World Savings Day – after the storm?

World Savings Day highlights the stabilising effect of savings on our economy and encourages people to prioritise their finances, but in the wake of the pandemic, how easy is this for consumers?

Although consumption is rising and savings rates decreased from the peaks reached last year, they are still far higher than pre-pandemic levels. In the first quarter of 2021, the household savings rate was 21.5 per cent in the euro area – compared with the pre-pandemic normal of 11-15 per cent.

However, if you drill beneath the surface of these figures, there is serious inequality beneath. As the pandemic divided the financial fortunes of consumers, with those in low incomes more likely to experience job instability and financial hardship, which is reflected in their savings patterns.

Low income consumers are struggling

In 2020, Intrum’s annual European Consumer Payment Report surveyed more than 24,000 European consumers and found that 76 per cent are still able to save each month, similar to 2019. However:

  1. 56 per cent are dissatisfied by the amount they are able to put away

  2. Only 14 per cent are saving more than they were before the COVID-19 crisis

  3. 43 per cent of those on low incomes are saving less than they were before.

Higher income households have benefited far more from the financial side effects of the pandemic. Faced with stable incomes but decreased opportunities to spend their money in areas of leisure and travel, they have been able to add to their savings pots.

On the other side of the spectrum, some have needed to borrow more to pay their bills, with 61 per cent doing so each month, far higher than in 2019 when this figure was 52 per cent.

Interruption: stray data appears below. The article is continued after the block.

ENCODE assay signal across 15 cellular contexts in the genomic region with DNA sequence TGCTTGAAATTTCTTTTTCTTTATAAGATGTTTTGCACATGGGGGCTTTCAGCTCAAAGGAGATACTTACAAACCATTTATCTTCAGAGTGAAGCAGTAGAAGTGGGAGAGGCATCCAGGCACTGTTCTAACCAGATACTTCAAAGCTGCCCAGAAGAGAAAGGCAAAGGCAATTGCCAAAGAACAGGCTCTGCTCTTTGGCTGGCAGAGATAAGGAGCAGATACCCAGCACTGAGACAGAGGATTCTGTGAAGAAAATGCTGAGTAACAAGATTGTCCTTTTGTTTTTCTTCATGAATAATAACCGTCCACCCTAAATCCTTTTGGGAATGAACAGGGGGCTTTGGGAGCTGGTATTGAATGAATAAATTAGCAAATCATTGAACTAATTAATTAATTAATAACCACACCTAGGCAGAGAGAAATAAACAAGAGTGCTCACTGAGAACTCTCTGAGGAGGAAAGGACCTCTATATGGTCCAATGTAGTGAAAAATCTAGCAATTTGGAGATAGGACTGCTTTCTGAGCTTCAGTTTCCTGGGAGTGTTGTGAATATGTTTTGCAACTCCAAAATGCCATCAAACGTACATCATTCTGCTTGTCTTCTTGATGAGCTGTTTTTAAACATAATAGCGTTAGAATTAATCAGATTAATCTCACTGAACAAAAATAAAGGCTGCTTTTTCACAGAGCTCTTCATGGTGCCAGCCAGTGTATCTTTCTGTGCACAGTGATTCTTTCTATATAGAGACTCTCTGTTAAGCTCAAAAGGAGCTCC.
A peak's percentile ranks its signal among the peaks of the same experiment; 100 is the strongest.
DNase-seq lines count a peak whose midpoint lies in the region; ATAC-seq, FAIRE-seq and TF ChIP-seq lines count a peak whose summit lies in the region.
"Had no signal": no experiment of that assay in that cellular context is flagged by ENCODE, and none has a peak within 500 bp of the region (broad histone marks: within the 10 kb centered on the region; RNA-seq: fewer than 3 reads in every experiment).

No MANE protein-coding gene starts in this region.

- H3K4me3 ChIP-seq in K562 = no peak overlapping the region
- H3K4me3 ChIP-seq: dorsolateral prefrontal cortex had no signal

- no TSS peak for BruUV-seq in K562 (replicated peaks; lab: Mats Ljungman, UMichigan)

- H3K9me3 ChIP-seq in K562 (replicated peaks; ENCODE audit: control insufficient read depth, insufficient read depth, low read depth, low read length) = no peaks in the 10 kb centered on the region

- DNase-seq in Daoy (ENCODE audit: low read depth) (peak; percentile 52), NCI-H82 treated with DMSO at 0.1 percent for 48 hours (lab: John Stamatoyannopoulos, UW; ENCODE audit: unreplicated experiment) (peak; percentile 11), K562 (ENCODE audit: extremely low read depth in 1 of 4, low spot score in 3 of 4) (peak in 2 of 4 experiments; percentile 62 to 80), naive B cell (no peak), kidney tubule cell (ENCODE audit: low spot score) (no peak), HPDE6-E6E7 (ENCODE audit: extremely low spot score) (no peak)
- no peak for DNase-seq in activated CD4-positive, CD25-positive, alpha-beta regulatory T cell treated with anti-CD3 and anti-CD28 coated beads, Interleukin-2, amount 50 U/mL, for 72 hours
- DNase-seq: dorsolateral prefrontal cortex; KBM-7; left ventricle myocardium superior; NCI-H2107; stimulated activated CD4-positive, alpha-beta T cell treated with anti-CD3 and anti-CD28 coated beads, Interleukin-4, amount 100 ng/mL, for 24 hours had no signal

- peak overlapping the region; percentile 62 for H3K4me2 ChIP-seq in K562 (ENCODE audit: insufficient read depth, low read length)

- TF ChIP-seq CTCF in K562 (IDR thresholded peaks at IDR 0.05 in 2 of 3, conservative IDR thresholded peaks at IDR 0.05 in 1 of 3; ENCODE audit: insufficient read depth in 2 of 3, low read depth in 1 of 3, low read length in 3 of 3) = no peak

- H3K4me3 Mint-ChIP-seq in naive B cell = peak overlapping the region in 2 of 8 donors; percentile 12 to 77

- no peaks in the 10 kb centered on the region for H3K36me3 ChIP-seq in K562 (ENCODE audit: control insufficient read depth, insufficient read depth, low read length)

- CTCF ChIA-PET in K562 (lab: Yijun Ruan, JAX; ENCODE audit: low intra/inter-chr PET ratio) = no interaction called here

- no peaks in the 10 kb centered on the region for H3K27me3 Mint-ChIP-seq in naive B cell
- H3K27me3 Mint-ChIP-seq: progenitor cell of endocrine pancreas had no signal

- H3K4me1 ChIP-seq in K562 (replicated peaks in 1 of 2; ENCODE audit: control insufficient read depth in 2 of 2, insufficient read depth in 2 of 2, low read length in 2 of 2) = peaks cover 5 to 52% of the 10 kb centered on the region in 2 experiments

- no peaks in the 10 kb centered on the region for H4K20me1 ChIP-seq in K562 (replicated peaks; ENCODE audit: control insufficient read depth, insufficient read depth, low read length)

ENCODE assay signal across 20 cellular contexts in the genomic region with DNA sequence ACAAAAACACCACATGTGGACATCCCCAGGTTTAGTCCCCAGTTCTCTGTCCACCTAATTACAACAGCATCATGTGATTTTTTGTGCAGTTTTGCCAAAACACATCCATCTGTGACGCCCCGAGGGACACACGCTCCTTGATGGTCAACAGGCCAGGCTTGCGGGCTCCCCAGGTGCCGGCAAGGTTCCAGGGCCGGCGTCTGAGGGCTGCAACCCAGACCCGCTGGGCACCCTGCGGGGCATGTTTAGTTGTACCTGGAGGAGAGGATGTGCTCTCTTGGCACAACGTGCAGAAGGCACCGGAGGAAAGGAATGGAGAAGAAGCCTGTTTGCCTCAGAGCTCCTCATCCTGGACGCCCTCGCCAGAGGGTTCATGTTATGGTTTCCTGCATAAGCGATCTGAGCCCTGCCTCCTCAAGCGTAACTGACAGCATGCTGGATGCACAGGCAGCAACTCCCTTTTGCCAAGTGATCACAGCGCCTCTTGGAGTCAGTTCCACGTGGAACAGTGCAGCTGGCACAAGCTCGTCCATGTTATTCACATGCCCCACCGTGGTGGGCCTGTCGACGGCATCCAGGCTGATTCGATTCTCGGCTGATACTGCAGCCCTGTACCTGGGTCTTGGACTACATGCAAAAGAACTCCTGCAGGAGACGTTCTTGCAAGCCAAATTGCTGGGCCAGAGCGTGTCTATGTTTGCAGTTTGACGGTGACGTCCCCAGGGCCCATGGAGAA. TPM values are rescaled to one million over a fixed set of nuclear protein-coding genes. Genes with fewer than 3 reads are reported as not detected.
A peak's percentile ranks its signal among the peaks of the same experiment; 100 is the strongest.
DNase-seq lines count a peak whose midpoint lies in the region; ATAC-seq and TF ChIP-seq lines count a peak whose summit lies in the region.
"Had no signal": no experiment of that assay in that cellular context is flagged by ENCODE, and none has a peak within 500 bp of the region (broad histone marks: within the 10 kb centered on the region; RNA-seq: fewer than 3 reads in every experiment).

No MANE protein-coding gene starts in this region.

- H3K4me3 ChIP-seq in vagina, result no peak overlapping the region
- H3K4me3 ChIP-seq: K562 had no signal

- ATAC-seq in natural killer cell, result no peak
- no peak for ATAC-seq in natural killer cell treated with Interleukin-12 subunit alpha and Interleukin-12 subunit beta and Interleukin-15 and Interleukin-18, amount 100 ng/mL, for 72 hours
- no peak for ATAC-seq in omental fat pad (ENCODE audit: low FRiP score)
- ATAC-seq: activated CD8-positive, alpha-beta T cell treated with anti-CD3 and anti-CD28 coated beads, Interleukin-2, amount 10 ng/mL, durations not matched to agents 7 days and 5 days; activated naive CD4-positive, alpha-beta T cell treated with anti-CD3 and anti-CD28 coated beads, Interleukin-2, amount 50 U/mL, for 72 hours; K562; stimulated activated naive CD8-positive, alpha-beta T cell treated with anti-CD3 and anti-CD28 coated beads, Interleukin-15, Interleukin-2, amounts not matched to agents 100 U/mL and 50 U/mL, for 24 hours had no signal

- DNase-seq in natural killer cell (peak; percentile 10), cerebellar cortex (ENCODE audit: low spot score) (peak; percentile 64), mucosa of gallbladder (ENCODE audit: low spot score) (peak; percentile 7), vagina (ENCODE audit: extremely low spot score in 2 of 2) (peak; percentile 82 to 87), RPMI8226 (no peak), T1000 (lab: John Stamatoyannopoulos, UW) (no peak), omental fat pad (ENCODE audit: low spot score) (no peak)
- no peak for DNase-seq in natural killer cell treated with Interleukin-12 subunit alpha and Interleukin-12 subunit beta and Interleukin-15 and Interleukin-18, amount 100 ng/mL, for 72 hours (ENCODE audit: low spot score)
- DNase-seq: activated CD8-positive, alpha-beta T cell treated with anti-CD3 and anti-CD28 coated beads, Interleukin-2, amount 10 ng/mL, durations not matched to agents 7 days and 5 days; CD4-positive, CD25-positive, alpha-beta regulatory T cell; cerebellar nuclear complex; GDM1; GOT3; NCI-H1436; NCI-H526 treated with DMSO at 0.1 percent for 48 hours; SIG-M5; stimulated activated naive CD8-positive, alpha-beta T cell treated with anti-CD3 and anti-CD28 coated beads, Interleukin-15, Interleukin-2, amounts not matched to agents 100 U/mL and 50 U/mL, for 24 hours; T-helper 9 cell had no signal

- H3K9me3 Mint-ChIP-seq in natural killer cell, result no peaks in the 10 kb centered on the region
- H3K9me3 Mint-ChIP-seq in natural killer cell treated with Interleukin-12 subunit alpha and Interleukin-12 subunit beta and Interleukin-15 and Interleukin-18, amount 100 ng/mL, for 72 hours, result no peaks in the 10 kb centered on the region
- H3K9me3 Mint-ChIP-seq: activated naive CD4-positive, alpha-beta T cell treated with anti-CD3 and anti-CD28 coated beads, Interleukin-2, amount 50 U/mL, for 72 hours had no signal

While excessive precautionary savings are also disruptive, overall moderate and sustainable savings’ levels are good for individuals and good for the economy and it is worrying to see the disproportionate effect the pandemic has had on low-income consumers
Anna Zabrodzka, Senior Economist, Intrum

Long term savings picture worrying

The longer term implications of this are significant, with some groups of consumers less able to save for the future. In fact, more than half of Europe’s consumers say they are worried they won’t be able to afford a comfortable retirement. While across the EU there are compulsory public pensions, the pattern of an ageing population with falling birth rate is putting a strain on those pay-as-you-go retirement systems, especially for poorer countries facing bigger challenges. Therefore, in order to ensure a comfortable retirement, it is becoming important for people to also invest in private retirement schemes.

“While excessive precautionary savings are also disruptive, overall moderate and sustainable savings’ levels are good for individuals and good for the economy and it is worrying to see the disproportionate effect the pandemic has had on low-income consumers,” says Anna Zabrodzka, Intrum’s Senior Economist.

Anna Zabrodzka, Intrum’s Senior Economist.

“The focus on short-term savings, which can be used in an emergency, is important – we speak to 250,000 people in debt every day and many customers need extra support at the moment. However, the long term savings implications are also critical if people are to be able to save for a comfortable retirement, outside the regular pension savings. Our research shows this is a real source of anxiety for many.”

However, there is hope. “We see that customers are placing greater emphasis on financial literacy – many say that the pandemic is their motivation for this. This is a good sign, especially in light of recent acceleration in inflation and the pressure it has on the interest rates, in particular after years of extremely low borrowing costs. It is therefore important that financial services firms, policymakers and educational institutions back this trend by playing their part in providing support and guidance.”